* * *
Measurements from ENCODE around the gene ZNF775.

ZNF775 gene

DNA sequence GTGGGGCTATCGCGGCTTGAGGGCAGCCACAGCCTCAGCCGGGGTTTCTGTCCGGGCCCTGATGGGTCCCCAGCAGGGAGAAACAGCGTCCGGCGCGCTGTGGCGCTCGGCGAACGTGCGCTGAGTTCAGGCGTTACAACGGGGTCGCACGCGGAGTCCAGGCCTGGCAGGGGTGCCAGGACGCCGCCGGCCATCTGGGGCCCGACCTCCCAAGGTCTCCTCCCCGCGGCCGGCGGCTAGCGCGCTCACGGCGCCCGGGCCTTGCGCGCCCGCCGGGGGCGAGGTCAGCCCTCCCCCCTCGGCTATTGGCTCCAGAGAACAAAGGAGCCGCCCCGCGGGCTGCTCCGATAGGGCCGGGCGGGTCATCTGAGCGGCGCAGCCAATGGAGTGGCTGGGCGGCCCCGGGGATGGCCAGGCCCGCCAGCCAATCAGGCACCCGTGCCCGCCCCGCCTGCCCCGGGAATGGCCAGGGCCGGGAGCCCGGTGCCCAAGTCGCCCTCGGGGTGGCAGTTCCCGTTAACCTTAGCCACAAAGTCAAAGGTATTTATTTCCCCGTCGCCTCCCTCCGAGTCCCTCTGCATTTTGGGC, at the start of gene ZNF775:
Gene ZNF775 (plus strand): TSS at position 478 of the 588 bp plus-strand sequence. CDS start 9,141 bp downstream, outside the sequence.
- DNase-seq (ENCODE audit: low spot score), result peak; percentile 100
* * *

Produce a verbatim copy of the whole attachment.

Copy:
Measurements from ENCODE around the gene ZNF775.

ZNF775 gene

DNA sequence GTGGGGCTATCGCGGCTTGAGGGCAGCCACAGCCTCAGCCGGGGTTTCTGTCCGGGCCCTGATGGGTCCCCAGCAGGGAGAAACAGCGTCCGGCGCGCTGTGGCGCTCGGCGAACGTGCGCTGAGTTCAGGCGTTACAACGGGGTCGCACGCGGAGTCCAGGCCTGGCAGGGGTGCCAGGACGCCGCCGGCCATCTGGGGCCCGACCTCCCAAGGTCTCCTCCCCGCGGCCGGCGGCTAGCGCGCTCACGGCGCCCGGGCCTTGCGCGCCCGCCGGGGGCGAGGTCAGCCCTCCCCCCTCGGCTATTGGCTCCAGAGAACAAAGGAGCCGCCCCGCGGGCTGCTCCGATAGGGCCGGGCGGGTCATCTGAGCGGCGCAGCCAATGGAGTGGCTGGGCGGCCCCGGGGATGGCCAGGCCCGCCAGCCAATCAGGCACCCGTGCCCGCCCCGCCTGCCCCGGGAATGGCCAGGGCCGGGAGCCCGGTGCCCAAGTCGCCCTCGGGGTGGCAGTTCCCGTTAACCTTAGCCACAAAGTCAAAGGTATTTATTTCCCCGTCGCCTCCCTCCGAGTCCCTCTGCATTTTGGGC, at the start of gene ZNF775:
Gene ZNF775 (plus strand): TSS at position 478 of the 588 bp plus-strand sequence. CDS start 9,141 bp downstream, outside the sequence.
- DNase-seq (ENCODE audit: low spot score), result peak; percentile 100